About four years ago, Sally's memory began showing marked decline. Prior to that, “She had a fantastic memory, much better than mine,” says Ed Sanders, who has been married to Sally for nearly 52 years. They met in high school in northern Illinois and have been nearly inseparable since. When the two look at each other, their devotion is almost palpable.
“I could remember all the things from a long time ago, those things and friends in school, but I can't remember … can't remember,” Sally says while looking across the patio table at Ed for some help.
“You can't remember things that are more recent,” he says, filling in the blanks with a calm demeanor.
Assessment by the family doctor and a neuropsychologist confirmed she has some form of dementia. When Sally is out and about and someone wonders why she is forgetful, she tells them, “My brain doesn't work like it used to.”
While a diagnosis of dementia is not something anyone desires, the Sanders are quick to point out there is still a lot of living to do — and they're relishing every day.
After the diagnosis they educated themselves through the Learning Together program for families sponsored by the Alzheimer's Association. Then they joined an Alzheimer's Support group for early-stage individuals and their spouses or caregivers.
They've invited other couples to the group who are on the same journey. With one couple, who they've known for many years, it is the man who has dementia. The two couples enjoy visiting in each other's homes. Ed used to work with the other man, and Sally and the other woman worked together, so the foursome talk about shared past experiences.
“We can reminisce from 20 years ago,” Ed says.
For many men, particularly those past 60, joining a support group is not something they ever pictured themselves doing. But Ed says the groups are a lifeline. He also attends one for caregivers only held at the Waynedale Branch of the Allen County Public Library.
“We laugh a lot,” Ed says of group participants. But he admits tears are present now and then, too.
One day he was home with Sally and feeling overwhelmed with the challenges still to come.
“I was sitting here on the patio, tears streaming down my face. Sally looks over. She's watching me cry and is just kind of looking at me, like she's bored,” Ed recalls. “She finally gets up and says she going inside to watch TV or get the paper or something.”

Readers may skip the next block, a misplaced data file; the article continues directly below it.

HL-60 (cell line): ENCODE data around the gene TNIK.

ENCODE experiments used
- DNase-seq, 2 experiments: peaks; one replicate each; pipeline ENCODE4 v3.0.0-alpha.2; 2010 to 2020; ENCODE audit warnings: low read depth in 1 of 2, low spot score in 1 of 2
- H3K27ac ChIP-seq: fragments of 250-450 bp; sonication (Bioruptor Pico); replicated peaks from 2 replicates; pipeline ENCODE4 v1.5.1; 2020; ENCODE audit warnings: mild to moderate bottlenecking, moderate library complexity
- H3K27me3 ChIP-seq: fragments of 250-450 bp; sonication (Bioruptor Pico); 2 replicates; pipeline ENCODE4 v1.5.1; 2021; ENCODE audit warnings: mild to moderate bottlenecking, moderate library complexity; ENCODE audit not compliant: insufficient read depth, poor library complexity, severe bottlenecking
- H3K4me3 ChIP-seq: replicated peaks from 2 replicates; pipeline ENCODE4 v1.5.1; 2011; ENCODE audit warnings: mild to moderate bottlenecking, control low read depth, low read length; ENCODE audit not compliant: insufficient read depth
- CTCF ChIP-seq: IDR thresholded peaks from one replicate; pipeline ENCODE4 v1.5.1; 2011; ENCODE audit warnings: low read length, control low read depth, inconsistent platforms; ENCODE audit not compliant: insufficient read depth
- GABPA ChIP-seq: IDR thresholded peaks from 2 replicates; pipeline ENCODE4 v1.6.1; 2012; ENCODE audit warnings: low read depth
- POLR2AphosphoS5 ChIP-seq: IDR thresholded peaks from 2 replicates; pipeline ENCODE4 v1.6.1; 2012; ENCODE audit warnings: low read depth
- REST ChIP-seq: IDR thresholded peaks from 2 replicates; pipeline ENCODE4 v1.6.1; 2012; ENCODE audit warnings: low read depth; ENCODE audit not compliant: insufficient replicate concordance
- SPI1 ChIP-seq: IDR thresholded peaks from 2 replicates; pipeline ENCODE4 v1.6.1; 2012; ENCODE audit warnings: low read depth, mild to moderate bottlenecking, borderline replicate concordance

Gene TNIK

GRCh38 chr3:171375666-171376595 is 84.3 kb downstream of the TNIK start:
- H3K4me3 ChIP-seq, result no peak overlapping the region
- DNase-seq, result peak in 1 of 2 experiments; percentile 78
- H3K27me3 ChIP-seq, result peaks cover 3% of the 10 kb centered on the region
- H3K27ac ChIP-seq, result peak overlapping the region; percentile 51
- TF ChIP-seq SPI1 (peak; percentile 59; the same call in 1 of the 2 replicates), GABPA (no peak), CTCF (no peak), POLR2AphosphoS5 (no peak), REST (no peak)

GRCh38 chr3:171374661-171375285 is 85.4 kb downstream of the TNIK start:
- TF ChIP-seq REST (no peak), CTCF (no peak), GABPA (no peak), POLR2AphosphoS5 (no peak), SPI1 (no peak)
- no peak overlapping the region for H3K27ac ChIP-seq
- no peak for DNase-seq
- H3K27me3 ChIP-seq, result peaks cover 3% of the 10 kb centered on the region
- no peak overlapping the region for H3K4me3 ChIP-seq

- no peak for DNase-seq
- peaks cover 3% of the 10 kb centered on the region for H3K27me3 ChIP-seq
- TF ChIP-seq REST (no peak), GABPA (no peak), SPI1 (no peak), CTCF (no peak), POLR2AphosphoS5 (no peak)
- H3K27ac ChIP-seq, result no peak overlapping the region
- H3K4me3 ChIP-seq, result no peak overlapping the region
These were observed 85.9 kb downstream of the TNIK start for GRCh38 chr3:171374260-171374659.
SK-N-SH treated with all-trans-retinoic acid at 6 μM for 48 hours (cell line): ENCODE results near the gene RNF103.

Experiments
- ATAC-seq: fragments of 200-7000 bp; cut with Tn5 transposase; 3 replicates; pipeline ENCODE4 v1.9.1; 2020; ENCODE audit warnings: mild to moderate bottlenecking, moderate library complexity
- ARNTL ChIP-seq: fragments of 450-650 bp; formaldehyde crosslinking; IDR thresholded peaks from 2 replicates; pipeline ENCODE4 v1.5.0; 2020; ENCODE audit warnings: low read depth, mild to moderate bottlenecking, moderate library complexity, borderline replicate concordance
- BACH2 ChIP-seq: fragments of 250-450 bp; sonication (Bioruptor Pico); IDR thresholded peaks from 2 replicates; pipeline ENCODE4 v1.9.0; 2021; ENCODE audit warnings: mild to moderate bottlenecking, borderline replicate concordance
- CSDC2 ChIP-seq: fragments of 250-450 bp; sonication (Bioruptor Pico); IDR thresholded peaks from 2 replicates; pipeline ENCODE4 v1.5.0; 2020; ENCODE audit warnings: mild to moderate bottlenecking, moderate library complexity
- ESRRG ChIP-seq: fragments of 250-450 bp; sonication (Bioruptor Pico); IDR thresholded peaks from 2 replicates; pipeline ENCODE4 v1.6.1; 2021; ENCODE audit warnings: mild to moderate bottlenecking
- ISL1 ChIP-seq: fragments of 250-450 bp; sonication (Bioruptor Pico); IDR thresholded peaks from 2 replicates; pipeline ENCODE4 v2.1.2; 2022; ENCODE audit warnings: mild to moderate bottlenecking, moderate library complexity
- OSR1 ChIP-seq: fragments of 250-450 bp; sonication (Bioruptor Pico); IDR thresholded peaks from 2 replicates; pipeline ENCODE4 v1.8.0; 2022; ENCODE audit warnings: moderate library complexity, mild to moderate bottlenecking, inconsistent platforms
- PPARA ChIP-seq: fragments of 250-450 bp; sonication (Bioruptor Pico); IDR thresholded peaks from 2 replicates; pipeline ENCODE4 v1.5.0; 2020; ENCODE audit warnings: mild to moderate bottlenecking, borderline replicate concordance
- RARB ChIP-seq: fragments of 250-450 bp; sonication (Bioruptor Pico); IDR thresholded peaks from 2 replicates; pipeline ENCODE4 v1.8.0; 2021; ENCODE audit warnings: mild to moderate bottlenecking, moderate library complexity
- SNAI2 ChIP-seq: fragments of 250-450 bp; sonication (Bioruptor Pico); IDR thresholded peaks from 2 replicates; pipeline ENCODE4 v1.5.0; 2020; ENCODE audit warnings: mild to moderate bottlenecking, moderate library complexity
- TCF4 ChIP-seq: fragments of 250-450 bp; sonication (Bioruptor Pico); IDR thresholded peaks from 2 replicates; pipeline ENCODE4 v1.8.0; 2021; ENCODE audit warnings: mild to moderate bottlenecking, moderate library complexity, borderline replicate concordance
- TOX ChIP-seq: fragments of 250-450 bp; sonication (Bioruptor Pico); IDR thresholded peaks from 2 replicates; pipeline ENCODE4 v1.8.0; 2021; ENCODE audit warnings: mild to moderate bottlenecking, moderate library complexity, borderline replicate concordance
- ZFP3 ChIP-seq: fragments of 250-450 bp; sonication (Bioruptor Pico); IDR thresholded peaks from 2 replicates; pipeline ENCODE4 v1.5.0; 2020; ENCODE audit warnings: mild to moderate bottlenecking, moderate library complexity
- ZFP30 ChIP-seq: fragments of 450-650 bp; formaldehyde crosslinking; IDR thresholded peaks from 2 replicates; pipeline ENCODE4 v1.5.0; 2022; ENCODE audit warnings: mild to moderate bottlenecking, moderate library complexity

It's the silver lining. The affected person, even in the early stages, can be somewhat insulated from the turmoil the disease creates.
Ed and Sally find help on the Internet, too.
Because she's read how exercise can slow progression of the disease, Sally works out regularly. She also sees an integrative medicine specialist who orders specialized lab tests not done in routine blood tests. The doctor has her thyroid and certain other medications specifically compounded for her.
Sally also works her mind by playing games on a handheld Nintendo DS and faithfully does the word scrambles and word search puzzles in the newspaper and in paperback books. On a recent day, she unscrambled every word but one in the newspaper puzzle. Even Ed couldn't figure that one out.
Forgetting things is frustrating, Sally acknowledges, saying, “Sometimes it makes me mad.” But then her face lights up, and she adds, “This isn't so bad. We still do lots of things.”
Many of those special times include their two daughters and six grandchildren.
Ed concurs life is still very good, noting some diseases or disabling conditions cause agonizing pain, or in the case of a severe stroke or car accident, strike a person down immediately. He advises others who are in their shoes to join a support group and surround themselves with friends and loved ones.
“Keep doing the things you love doing. If you're social before the diagnosis, don't change anything,” he says. “Just because you get this diagnosis, don't drop out. And don't be afraid to tell people what's going on.”